20:30 – 21:30 PM – Entertainment Hour – Whether or not entertainment hour is mandatory really depends on your coordinator. Some coordinators are very relaxed and don’t mind how many people attend, while others like everyone to be there. Entertainment hour just involves playing a game as a group. My favourite entertainment hour was a pub quiz! Individual volunteers are allowed to host the entertainment hours themselves if they are wanting to gain extra teaching experience.
16 Angloville Programmes – My Experiences
My first Angloville programme took place in the Czech Republic. After a walking tour of Prague (and a few hours drinking mulled wine in the pub with some of my fellow volunteers!), I woke up early the next day and joined the Angloville team, checking into the beautiful EA Zamecky Hotel, Hrubá Skála, which is AN ACTUAL CASTLE. From the moment I stepped foot inside, I knew that it was going to be an incredible week.
I was sharing a room with Steph, an American girl of around my own age. Our room had two comfortable beds, a fully stocked mini-bar, fluffy white bathrobes, and even chocolates on the pillows! Not only was our room beautiful, but the sweeping views of Hrubá Skála from the windows were breathtaking, and I could hardly believe that this would be my home for the next week for absolutely no cost!
First on the agenda was a traditional Czech lunch, served in the hotel restaurant. After steaming bowls of hot soup, we were served Vepřo knedlo zelo, or roast pork with sauerkraut and dumplings. Following that was coffee and cake, before we had an ice-breaker session, where the native speakers got a chance to properly converse with the Czech and Slovak participants for the first time.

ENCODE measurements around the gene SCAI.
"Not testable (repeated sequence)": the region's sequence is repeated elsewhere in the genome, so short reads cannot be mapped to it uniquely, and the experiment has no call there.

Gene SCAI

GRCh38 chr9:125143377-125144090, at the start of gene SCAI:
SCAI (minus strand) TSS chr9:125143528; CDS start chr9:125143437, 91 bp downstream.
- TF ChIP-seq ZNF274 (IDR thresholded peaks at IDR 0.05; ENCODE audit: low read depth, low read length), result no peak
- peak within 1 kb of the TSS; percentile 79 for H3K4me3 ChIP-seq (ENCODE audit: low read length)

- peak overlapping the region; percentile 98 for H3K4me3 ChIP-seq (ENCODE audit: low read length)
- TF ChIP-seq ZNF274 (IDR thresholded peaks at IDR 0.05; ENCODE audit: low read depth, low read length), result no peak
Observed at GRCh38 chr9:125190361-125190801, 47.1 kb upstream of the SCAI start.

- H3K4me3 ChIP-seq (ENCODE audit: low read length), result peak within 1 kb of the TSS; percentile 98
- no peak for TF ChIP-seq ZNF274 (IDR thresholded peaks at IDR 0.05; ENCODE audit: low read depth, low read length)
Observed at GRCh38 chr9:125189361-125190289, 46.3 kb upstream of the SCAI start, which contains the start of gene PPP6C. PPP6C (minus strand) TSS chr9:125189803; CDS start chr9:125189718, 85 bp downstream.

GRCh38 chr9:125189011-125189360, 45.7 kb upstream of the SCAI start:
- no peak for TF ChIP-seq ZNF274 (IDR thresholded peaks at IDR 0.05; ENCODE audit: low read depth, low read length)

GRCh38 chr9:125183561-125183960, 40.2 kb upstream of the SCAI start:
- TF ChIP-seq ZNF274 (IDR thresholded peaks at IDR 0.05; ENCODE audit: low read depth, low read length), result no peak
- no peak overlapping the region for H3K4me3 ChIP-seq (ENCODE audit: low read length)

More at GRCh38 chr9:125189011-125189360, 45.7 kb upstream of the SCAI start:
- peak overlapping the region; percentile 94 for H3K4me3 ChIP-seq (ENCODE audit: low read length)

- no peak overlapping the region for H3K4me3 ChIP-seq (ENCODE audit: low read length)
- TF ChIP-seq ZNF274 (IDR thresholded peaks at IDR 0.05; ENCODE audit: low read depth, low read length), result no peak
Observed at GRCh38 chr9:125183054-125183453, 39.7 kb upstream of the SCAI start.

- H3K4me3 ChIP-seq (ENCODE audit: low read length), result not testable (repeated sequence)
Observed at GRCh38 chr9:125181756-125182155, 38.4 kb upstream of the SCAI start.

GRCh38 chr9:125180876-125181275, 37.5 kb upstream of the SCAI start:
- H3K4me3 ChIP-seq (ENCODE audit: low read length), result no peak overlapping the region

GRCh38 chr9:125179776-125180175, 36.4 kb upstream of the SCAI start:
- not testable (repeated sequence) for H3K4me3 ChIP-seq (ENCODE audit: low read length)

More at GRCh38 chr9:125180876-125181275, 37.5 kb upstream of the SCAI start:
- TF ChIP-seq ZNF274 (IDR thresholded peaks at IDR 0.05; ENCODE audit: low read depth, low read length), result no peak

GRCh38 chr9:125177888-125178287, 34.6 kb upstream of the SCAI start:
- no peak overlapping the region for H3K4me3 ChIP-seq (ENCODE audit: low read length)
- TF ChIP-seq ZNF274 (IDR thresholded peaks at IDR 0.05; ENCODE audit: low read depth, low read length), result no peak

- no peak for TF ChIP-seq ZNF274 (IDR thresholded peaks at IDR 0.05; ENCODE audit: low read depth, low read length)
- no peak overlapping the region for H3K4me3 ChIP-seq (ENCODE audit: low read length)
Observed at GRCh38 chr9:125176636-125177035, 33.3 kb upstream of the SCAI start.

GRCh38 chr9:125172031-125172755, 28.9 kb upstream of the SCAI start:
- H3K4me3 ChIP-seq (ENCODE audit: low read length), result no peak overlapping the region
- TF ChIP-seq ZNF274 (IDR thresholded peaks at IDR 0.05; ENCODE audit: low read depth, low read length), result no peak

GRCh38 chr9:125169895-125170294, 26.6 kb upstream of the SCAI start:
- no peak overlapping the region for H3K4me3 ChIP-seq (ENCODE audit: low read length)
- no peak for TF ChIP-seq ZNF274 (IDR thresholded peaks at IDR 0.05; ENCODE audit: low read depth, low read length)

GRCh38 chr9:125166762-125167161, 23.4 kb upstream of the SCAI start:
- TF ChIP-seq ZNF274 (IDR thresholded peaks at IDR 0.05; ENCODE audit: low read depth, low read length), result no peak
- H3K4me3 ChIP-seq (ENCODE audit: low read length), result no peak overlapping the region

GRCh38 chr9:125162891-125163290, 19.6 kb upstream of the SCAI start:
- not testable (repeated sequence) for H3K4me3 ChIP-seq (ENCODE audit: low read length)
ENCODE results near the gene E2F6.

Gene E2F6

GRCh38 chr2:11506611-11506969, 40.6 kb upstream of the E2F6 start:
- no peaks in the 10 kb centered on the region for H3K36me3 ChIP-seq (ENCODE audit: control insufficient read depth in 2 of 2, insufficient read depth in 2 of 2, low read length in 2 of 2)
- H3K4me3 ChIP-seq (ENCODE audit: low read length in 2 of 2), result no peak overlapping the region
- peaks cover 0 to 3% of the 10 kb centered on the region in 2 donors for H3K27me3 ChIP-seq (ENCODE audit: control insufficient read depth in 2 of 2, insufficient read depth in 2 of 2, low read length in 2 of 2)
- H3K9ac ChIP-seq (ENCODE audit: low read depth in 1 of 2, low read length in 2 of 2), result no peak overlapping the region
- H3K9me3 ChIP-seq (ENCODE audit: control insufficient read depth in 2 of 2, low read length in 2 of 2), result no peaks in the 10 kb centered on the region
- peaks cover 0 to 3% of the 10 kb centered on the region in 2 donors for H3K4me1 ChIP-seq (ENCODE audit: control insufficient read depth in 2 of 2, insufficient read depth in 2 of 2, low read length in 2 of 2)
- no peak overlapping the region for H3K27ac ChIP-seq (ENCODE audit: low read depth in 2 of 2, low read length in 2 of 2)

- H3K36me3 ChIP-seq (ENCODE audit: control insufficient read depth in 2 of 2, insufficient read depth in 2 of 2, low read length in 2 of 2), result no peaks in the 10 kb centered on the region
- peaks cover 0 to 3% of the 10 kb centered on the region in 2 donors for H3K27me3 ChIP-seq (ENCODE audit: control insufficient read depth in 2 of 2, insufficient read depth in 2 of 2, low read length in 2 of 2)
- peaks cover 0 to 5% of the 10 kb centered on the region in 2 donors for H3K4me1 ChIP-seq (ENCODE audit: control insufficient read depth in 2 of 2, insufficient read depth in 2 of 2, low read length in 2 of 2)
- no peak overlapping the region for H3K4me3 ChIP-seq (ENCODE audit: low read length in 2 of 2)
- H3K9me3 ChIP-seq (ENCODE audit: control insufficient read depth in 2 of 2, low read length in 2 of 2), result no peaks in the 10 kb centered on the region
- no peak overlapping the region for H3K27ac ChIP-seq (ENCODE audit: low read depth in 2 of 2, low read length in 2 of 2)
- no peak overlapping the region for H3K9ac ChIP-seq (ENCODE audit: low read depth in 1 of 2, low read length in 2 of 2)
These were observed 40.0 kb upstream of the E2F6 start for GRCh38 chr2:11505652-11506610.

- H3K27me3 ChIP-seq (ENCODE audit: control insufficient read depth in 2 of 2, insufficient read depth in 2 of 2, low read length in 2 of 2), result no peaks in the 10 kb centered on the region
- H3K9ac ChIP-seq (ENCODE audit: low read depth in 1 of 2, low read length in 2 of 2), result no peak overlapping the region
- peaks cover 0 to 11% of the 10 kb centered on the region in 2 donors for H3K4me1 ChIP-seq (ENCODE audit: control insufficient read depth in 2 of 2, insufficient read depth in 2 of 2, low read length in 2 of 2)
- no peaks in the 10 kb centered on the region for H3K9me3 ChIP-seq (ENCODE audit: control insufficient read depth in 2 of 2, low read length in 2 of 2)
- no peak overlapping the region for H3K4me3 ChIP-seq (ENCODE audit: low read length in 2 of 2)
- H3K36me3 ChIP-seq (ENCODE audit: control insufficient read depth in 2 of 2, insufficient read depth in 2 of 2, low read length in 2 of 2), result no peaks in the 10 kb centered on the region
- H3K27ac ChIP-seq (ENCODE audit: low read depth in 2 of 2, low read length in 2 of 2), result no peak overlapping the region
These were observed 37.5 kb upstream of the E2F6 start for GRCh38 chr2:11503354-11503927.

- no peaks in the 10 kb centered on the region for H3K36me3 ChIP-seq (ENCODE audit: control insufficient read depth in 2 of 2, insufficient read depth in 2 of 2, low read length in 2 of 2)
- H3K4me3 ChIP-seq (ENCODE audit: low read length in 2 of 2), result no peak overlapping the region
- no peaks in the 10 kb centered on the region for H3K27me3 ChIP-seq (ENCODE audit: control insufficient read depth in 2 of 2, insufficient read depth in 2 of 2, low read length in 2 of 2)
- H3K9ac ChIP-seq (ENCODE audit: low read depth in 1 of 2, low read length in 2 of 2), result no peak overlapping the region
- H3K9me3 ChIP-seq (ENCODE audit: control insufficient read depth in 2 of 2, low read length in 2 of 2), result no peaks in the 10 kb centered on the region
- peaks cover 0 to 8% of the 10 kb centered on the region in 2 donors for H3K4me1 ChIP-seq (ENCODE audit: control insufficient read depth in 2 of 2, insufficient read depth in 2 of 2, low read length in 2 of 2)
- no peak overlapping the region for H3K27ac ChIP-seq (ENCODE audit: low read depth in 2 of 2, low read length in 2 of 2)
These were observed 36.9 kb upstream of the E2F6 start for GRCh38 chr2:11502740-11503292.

Sitting between a fashion designer and a doctor who specialises in Chinese medicine, I felt humbled and eager to learn more about the people that I’d be spending the next week with. There was even a movie producer in attendance, for heaven’s sake!
My first one-to-one session was with a Czech girl named Gabriela, who would later become my mentee. With only a little guidance from me, Gabriela went on to prepare a fascinating presentation about 3D-printing, and it was incredible to see her standing in front of 40 people talking about prosthetic limbs, jet engines and the future of this cutting-edge technology with confidence in a language that wasn’t her own.
However, it wasn’t only Gabriela that left me speechless at Angloville. Over the course of 6 days, I got a chance to speak with some of the most interesting and inspirational people that I have ever had the chance of meeting. Take Zuzana, who set up her own organisation to help the homeless, Edita, who made the brave decision to travel to Syria earlier this year to visit her family, and Petr, a farmer who won the European Yoga Championships.
For me, getting to know people like this is the real draw of programmes like Angloville. I can’t imagine any other situation where I would be conversing with opera singers, movie producers and CEOs all at one time, and as I went on to participate in more and more Angloville programmes, my love for the people involved only grew. Over the course of several months, I met with famous actresses, brain surgeons, scientists, plastic surgeons, footballers and more. I would be talking to special-needs teacher one minute, and a politician the next. Angloville really is a one of a kind experience!
Almost every night, a group of both volunteers and participants would congregate in the hotel bar, drinking and talking until the early hours. As I took part in more and more Angloville programmes, I came to find that this was the norm, and I certainly was not complaining!
Every day, every hour, the gap between the Czech/Slovak participants and the native English speakers would narrow as we shared stories over coffee and enjoyed long walks in the forest. The participants not only improved their English skills but their confidence also, and after the presentations were finished on Thursday afternoon, we proceeded to have a beautiful night full of dancing, Champagne, and the cheesiest music I’ve listened to all year.